Omdia charted a 55% YoY growth in global LED video display shipments during Q3, reaching an all-time high of $1.6bn. It expects revenues in this category to exceed $7.6bn by 2023.
The worldwide hardcopy peripherals market grew 0.9% in value YoY to approximately $11.9bn in Q4 2019, IDC said, representing total shipments of 25.3m (down 5.4% YoY). Epson grew shipments the most at 1.4% YoY, totaling 4.8m in shipments. HP still led the market, though, with 9.8m in shipments. Even though its shipments shrunk 9.1% YoY, it still enjoyed a 38.6% market share in the quarter.
The Western European multifunction printer hard copy market fared less well, declining 6.3% (1.25m units) during 2019, the company added, mainly due to poor consumer inkjet sales. Inkjet shipments dropped 6.5% to 12.6m units, while laser shipments dropped 5.8% to 5.8m units during the year. These figures represent a long-term, irreversible decline due to a change in printing habits, said analysts.
The UK's hard copy market took a particularly large hit, with shipments down 18.1% in Q4 and 13.7% for the entire year.
According to IDC, large format printer shipments in EMEA grew by a healthy 14% in Q4 19, recovering from a soft third quarter. The strongest growth came from Western Europe, it said. Worldwide, HP is the biggest shipper with 31% of shipments (21% of revenues). Canon followed second with 22% of shipments (13% of revenues), while Epson came in third with 17% of shipments (8% of revenues).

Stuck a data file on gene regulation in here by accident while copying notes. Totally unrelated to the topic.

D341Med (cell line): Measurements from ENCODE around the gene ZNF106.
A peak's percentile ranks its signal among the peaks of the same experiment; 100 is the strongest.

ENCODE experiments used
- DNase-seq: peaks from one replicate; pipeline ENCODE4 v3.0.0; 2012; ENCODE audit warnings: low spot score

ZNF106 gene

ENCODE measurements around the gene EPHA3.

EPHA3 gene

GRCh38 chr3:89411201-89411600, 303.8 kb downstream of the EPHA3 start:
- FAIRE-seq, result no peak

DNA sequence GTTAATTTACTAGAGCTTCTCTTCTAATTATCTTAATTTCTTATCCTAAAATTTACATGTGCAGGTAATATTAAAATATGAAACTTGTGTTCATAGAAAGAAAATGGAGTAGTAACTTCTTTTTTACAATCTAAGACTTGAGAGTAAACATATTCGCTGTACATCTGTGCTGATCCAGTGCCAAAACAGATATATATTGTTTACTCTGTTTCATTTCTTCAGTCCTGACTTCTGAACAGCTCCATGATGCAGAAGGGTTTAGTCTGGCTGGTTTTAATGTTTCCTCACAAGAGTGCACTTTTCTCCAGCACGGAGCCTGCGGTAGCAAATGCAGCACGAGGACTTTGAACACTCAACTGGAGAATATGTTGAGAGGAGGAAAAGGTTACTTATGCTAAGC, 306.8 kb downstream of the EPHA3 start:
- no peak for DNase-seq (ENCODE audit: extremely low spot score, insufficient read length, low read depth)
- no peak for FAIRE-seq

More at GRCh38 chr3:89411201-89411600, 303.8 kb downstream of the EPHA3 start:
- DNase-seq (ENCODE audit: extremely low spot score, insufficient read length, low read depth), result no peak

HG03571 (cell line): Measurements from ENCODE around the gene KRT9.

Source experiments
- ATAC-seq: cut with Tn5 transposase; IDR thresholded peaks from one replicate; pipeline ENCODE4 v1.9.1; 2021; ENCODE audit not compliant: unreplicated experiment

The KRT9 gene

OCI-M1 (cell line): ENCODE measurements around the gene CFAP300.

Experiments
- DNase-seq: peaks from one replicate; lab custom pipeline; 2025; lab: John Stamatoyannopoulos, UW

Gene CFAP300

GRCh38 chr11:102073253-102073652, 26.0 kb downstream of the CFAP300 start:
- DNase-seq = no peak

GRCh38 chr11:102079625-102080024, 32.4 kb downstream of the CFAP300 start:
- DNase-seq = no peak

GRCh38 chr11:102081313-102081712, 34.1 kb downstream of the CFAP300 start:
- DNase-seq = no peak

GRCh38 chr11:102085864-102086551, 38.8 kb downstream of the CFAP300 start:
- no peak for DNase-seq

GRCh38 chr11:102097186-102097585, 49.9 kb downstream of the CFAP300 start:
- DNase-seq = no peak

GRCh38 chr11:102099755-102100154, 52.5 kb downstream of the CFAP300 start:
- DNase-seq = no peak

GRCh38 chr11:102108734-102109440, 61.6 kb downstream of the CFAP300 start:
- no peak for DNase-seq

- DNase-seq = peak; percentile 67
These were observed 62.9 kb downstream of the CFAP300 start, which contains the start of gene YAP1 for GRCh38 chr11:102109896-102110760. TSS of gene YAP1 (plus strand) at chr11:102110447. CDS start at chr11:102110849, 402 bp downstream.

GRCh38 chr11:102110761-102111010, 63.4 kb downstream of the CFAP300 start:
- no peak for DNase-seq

New products broke into triple figures on six days during the month, hitting 323 (ten times its starting figure) on Feb 3, 107 on Feb 5, 213 on Feb 6, and then 278 on Feb 21 through 23. Stock up ranged between the high 2,000s and the mid-4,000s for most of the month, spiking up to a high of 6,301 on Feb 5. Stock down was more volatile, hitting two marked highs - 19,236 on Feb 3 and 19,727 on Feb 12, breaking out from its window between 13,000 and the mid-14,000s for most of the rest of the month. Its lows were a dip to 11,922 on Feb 4, and 7,736 on Feb 28.
Price increases hit four noticeable highs - 33,386 on Feb 5, 35,662 on Feb 10, 41,161 on Feb 21, and 39,684 on Feb 24. Extreme Networks products had the highest number of price increases during the month. Price decreases began up at 42,040 on Feb 3, only topping this with a 45,469 high on Feb 25. In between, they saw a moderate high of 32,066 on Feb 17, punctuated on either side by lows of 7,690 and 4,351 on Feb 5 and Feb 21 respectively. HP had the highest number of price reductions by manufacturer.